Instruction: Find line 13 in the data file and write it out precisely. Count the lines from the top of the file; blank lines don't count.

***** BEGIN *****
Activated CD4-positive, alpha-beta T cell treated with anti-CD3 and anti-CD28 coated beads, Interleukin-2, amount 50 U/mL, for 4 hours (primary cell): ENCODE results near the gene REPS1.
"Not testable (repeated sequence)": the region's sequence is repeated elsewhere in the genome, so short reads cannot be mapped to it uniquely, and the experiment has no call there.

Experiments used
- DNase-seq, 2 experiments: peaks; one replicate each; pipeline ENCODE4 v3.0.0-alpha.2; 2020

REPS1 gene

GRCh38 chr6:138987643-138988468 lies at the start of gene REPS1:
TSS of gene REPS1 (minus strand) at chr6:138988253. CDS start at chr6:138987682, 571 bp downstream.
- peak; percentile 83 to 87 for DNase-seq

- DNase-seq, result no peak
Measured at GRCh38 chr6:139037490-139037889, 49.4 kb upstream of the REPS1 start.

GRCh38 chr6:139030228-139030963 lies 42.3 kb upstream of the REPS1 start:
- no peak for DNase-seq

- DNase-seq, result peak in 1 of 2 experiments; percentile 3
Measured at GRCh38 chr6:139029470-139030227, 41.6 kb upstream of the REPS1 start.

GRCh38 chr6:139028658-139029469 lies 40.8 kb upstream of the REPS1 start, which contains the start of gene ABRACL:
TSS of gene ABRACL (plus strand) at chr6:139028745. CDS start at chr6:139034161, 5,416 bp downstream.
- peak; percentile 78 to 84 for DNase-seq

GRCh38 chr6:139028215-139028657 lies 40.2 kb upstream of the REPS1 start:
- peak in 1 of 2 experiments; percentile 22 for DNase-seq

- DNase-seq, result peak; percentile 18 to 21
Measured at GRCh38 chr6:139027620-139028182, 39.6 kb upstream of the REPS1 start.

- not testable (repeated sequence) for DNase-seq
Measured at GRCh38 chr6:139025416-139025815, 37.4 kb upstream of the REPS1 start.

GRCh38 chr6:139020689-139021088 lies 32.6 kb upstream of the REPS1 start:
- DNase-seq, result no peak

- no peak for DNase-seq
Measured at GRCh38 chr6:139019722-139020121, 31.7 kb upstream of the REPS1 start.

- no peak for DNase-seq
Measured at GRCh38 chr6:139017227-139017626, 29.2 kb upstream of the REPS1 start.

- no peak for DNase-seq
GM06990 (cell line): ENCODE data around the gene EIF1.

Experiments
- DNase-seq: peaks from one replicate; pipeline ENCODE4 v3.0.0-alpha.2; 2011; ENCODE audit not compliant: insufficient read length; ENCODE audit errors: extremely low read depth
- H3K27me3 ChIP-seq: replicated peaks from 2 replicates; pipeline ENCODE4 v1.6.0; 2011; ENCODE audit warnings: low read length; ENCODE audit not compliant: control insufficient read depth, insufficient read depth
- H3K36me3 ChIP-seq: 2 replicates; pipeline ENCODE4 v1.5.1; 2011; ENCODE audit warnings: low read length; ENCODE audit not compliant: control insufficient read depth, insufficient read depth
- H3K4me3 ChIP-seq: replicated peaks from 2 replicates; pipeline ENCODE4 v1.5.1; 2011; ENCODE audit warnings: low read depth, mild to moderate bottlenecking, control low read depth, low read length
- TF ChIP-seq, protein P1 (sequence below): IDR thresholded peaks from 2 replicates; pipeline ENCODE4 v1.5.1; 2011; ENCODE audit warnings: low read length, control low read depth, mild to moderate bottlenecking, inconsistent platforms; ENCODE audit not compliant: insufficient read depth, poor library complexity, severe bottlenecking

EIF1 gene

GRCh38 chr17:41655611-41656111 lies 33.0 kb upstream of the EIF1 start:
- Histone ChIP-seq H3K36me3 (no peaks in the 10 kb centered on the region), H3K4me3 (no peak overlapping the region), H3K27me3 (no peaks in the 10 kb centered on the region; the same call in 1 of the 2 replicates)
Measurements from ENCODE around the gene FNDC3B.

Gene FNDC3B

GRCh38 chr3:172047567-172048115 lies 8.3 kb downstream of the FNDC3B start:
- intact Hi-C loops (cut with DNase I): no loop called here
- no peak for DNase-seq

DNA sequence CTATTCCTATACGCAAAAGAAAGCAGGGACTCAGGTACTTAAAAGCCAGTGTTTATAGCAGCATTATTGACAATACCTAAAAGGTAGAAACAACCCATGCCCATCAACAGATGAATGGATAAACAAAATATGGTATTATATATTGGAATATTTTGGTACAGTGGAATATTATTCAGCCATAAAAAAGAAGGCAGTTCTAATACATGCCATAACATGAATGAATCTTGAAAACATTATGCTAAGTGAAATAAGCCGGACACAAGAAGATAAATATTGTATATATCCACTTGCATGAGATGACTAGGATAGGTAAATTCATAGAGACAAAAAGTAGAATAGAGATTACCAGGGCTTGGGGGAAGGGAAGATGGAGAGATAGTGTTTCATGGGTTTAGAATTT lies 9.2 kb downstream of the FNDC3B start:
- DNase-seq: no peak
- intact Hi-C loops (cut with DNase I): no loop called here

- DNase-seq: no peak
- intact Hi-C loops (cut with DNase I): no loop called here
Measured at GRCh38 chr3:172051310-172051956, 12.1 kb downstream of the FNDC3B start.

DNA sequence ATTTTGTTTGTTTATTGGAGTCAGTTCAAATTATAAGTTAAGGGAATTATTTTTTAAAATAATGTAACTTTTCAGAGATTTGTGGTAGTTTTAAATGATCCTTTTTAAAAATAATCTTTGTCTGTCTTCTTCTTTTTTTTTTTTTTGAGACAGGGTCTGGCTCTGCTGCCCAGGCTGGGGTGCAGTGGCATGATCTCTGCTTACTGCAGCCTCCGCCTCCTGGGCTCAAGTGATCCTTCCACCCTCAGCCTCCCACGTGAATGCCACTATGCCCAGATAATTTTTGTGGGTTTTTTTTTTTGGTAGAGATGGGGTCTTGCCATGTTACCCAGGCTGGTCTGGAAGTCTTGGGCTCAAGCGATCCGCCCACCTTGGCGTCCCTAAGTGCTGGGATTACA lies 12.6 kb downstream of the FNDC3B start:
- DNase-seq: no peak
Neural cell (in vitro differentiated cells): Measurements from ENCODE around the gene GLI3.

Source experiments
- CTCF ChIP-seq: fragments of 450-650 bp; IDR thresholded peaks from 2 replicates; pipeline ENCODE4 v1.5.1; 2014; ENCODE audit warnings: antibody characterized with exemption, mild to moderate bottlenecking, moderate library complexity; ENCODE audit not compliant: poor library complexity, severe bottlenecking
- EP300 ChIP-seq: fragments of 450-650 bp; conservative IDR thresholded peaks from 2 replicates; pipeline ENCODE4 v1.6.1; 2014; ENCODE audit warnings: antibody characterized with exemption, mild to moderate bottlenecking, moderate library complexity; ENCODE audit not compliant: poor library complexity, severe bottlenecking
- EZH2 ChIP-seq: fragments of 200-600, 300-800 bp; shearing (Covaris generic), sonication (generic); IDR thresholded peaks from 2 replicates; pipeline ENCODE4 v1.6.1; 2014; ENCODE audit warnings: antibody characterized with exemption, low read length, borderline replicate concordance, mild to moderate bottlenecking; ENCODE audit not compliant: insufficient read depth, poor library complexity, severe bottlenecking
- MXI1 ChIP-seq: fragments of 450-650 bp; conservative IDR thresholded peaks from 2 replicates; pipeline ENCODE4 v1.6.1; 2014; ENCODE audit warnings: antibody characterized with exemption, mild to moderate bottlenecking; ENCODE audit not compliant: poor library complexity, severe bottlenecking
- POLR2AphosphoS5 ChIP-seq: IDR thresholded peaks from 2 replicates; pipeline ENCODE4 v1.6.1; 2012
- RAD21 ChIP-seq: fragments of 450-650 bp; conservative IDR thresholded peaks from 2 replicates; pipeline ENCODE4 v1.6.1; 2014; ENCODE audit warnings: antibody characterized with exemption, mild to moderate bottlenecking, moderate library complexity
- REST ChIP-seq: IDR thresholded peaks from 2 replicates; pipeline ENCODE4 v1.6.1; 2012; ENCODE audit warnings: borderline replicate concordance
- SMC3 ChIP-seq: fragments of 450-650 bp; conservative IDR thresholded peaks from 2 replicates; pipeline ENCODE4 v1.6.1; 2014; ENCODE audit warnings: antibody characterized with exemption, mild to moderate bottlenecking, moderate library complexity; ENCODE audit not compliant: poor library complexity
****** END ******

- DNase-seq, result peak in 1 of 2 experiments; percentile 3